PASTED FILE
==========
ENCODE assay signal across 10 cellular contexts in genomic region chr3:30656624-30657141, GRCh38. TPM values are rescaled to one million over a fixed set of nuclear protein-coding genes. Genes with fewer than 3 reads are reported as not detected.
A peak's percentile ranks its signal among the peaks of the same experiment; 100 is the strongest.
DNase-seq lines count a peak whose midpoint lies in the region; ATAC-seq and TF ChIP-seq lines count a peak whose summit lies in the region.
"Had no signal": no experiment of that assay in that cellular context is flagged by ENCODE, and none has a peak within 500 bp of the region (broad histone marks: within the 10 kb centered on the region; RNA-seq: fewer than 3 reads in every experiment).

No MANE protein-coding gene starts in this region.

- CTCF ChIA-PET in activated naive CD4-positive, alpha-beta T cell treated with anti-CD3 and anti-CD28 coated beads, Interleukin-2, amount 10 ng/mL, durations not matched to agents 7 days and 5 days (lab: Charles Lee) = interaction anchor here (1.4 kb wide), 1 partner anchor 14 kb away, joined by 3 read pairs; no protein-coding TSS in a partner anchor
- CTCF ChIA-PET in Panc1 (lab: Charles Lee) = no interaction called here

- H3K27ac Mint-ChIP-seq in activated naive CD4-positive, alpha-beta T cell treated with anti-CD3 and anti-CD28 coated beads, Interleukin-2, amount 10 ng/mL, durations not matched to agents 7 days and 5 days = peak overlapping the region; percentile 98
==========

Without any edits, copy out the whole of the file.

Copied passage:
ENCODE assay signal across 10 cellular contexts in genomic region chr3:30656624-30657141, GRCh38. TPM values are rescaled to one million over a fixed set of nuclear protein-coding genes. Genes with fewer than 3 reads are reported as not detected.
A peak's percentile ranks its signal among the peaks of the same experiment; 100 is the strongest.
DNase-seq lines count a peak whose midpoint lies in the region; ATAC-seq and TF ChIP-seq lines count a peak whose summit lies in the region.
"Had no signal": no experiment of that assay in that cellular context is flagged by ENCODE, and none has a peak within 500 bp of the region (broad histone marks: within the 10 kb centered on the region; RNA-seq: fewer than 3 reads in every experiment).

No MANE protein-coding gene starts in this region.

- CTCF ChIA-PET in activated naive CD4-positive, alpha-beta T cell treated with anti-CD3 and anti-CD28 coated beads, Interleukin-2, amount 10 ng/mL, durations not matched to agents 7 days and 5 days (lab: Charles Lee) = interaction anchor here (1.4 kb wide), 1 partner anchor 14 kb away, joined by 3 read pairs; no protein-coding TSS in a partner anchor
- CTCF ChIA-PET in Panc1 (lab: Charles Lee) = no interaction called here

- H3K27ac Mint-ChIP-seq in activated naive CD4-positive, alpha-beta T cell treated with anti-CD3 and anti-CD28 coated beads, Interleukin-2, amount 10 ng/mL, durations not matched to agents 7 days and 5 days = peak overlapping the region; percentile 98